The Movement #1 Review

The Social Justice supergroup coming to a tumblr near you.

If this comic was supposed to get me to side with the Movement themselves, it failed. Horribly.

This is going to be rife with spoilers for the first issue. I’m still trying the Green Team in hopes of a story covering the venture capitalists of the DC world, but unless this is shoved in my face it’s not being touched.

The issue starts with a teenage girl being sexually harassed, soon to be assaulted, by two corrupt cops in Coral City. They’re stopped because they’re being recorded by several members of “Channel M” who all wear this mask:

Channel M Face

 

The only likable character, the police chief of Coral City, catches wind of this from the news and starts the usual, lawful procedures against the two cops. It’s later mentioned that the cops are protected by being union members, but that doesn’t mean the case is closed; it just has to go through city council first, and with video evidence against them it won’t be easy to defend.

The police chief starts investigating a murder case near a church while the suspect is still in the area. The Movement comes in to defend the suspect (because he’s mentally ill and super-powered), rejects the authority of the police, and has rats eat up one of the dead bodies to destroy evidence.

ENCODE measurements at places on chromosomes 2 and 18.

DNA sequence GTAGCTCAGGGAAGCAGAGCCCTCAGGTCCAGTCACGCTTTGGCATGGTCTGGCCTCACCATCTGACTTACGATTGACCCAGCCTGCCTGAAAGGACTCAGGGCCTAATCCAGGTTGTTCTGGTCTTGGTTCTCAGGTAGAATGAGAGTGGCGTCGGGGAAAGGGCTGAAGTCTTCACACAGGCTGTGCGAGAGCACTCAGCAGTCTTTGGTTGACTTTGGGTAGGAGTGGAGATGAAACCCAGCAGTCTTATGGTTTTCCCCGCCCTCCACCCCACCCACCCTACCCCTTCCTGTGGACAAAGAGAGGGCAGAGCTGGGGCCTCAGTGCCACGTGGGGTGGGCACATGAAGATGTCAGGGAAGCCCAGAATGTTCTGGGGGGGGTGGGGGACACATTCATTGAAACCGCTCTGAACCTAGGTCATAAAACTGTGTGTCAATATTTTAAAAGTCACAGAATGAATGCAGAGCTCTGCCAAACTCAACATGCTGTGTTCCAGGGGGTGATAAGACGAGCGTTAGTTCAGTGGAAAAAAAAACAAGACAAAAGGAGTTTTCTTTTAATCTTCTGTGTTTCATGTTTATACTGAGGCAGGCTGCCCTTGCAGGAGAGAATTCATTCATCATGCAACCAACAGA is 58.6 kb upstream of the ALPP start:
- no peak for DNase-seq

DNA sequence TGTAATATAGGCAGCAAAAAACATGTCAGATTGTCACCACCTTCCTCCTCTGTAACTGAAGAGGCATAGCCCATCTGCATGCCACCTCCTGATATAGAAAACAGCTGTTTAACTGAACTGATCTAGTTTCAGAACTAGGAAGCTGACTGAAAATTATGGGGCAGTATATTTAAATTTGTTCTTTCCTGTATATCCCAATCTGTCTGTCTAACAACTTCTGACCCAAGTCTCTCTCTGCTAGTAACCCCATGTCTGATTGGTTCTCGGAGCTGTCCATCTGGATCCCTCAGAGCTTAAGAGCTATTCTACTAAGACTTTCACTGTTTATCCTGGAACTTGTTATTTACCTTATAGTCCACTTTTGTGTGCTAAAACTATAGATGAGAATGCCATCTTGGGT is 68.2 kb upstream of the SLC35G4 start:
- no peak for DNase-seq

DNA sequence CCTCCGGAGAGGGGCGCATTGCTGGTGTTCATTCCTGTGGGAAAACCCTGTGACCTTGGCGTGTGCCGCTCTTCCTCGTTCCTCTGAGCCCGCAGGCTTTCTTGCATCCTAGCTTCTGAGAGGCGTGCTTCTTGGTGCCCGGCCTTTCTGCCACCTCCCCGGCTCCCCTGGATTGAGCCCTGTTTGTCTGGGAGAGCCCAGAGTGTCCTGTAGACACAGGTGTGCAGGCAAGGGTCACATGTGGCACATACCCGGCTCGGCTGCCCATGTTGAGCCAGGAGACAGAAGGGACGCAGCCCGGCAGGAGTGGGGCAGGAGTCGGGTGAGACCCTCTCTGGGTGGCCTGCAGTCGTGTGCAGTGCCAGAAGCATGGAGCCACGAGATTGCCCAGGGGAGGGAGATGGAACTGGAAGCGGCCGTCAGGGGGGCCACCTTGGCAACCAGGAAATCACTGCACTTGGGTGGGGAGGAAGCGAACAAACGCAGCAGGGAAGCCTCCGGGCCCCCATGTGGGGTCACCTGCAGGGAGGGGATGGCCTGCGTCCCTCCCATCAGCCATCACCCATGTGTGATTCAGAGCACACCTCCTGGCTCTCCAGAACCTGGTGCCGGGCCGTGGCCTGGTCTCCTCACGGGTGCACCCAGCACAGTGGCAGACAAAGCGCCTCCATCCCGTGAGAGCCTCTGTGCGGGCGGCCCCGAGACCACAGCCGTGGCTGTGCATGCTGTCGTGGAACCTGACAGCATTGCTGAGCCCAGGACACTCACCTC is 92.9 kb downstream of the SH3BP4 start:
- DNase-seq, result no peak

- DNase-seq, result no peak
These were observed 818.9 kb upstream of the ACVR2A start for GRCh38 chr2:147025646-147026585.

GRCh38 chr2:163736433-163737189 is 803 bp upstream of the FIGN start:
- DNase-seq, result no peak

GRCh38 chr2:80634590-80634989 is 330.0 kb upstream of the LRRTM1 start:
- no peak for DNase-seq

It was preachy, the art looked a bit rushed, and it made me dislike the entire team of heroes. Other comics have attempted what it’s trying to do, and have done it better. This is especially true for non-big-two comics from the past three decades, but even true for DC itself. Did you want a team with some diversity in it instead of the usual? Earth 2 has that, and it actually makes sense given that the scope of their problems are actually worldwide.  Did you want social justice or confrontation of social issues? The Invisibles did a better job tackling, “the system,” and Y: The Last Man did a spectacular commentary on third-wave feminism.

This is just the beginning for The Movement, though. It could get better. So far, however, I care for none of the heroes, dislike two of the police force, and feel sorry for the police chief that is left to handle everything. Now that a Joker event tie-in, and Batman, isn’t there to sell the title, it’s a wonder if it’ll still sell in six issues.

 

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